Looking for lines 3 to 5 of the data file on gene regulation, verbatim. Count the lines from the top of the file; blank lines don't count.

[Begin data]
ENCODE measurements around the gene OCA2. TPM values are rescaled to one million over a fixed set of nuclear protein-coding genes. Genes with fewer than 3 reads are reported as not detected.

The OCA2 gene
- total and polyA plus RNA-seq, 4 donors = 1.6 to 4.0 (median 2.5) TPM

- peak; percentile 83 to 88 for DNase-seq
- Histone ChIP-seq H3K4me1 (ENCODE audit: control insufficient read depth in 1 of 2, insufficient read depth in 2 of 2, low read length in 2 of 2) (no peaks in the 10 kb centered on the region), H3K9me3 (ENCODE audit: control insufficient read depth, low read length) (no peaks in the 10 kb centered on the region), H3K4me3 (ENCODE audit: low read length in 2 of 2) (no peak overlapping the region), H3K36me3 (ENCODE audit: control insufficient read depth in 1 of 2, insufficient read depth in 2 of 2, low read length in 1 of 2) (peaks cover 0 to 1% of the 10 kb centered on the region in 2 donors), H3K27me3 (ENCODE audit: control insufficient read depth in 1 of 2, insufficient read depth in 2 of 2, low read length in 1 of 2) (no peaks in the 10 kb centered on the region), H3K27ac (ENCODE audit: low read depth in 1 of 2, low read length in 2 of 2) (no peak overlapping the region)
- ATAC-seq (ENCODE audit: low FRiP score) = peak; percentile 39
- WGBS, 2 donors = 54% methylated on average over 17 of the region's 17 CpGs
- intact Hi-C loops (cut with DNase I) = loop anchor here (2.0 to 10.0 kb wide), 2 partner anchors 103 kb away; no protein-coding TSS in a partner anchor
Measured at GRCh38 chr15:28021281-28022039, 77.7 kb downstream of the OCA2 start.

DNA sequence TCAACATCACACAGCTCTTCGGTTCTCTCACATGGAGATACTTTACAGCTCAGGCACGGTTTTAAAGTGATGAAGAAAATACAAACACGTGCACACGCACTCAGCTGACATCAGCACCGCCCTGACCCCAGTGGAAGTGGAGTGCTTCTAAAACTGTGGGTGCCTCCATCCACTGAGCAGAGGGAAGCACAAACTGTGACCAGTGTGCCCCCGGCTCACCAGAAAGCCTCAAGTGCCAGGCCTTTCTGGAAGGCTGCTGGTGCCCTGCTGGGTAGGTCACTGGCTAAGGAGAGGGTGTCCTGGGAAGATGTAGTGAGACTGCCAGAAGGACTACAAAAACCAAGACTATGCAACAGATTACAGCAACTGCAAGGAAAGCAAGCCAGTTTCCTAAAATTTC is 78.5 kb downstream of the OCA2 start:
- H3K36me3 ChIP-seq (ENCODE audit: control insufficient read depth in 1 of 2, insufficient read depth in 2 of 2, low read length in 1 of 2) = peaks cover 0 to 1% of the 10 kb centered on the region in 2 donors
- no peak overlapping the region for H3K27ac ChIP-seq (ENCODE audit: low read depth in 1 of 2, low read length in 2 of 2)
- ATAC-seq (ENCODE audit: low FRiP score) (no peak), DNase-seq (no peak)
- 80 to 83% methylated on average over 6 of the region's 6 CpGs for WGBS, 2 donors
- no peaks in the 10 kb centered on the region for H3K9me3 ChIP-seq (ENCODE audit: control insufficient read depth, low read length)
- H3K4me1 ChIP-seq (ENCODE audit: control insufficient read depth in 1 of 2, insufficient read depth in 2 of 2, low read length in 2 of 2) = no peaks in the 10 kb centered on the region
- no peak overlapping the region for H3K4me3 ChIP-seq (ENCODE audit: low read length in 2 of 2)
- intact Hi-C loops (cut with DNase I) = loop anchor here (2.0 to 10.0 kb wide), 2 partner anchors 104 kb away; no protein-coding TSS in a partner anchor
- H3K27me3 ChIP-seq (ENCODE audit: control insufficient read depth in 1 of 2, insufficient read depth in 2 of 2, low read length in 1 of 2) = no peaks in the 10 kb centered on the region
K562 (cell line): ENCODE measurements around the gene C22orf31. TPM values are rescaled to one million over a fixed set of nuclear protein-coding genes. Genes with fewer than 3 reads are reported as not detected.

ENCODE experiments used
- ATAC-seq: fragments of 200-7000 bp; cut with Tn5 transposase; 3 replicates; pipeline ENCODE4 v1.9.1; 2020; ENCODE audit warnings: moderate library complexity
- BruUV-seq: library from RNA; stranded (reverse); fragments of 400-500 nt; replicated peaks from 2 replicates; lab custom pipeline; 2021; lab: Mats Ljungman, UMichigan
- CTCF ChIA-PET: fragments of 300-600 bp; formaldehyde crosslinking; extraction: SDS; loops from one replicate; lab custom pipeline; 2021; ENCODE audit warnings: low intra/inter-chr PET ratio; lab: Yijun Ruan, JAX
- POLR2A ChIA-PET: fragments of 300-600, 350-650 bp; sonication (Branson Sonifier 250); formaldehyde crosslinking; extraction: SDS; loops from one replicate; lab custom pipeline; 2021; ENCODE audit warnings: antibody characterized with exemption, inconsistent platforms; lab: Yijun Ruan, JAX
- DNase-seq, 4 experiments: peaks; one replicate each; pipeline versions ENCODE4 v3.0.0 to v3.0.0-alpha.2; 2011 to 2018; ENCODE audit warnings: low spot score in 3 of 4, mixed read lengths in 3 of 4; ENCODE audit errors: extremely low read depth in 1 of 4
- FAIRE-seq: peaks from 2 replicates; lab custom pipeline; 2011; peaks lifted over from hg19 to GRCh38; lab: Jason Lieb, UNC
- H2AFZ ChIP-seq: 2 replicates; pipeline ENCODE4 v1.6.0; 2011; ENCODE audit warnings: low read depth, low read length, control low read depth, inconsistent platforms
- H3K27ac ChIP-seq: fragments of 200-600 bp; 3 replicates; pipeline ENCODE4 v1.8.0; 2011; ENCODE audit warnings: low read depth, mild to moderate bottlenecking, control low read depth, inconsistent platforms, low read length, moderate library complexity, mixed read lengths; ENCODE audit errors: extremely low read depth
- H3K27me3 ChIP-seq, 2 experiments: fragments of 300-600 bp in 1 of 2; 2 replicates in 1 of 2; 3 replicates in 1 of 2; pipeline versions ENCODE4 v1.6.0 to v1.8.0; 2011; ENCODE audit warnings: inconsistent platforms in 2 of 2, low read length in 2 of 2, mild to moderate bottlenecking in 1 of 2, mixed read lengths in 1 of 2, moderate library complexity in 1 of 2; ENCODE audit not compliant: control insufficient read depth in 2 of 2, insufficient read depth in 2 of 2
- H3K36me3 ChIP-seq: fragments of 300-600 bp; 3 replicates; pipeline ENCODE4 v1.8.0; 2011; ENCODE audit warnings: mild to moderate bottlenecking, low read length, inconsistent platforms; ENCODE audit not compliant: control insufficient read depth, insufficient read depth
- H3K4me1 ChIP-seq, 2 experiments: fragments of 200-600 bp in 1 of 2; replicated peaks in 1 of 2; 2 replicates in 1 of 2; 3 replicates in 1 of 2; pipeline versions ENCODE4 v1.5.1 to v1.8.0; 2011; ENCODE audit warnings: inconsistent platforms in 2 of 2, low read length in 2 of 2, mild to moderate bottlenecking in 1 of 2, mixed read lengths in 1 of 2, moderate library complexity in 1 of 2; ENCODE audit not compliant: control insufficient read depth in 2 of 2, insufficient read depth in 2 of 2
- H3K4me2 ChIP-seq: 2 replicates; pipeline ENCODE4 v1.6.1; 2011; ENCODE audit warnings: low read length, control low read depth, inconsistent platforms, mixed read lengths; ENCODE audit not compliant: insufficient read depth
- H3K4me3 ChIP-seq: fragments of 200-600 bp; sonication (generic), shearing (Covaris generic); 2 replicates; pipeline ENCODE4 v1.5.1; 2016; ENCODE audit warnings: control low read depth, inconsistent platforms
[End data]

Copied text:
- total and polyA plus RNA-seq, 4 donors = 1.6 to 4.0 (median 2.5) TPM

- peak; percentile 83 to 88 for DNase-seq
- Histone ChIP-seq H3K4me1 (ENCODE audit: control insufficient read depth in 1 of 2, insufficient read depth in 2 of 2, low read length in 2 of 2) (no peaks in the 10 kb centered on the region), H3K9me3 (ENCODE audit: control insufficient read depth, low read length) (no peaks in the 10 kb centered on the region), H3K4me3 (ENCODE audit: low read length in 2 of 2) (no peak overlapping the region), H3K36me3 (ENCODE audit: control insufficient read depth in 1 of 2, insufficient read depth in 2 of 2, low read length in 1 of 2) (peaks cover 0 to 1% of the 10 kb centered on the region in 2 donors), H3K27me3 (ENCODE audit: control insufficient read depth in 1 of 2, insufficient read depth in 2 of 2, low read length in 1 of 2) (no peaks in the 10 kb centered on the region), H3K27ac (ENCODE audit: low read depth in 1 of 2, low read length in 2 of 2) (no peak overlapping the region)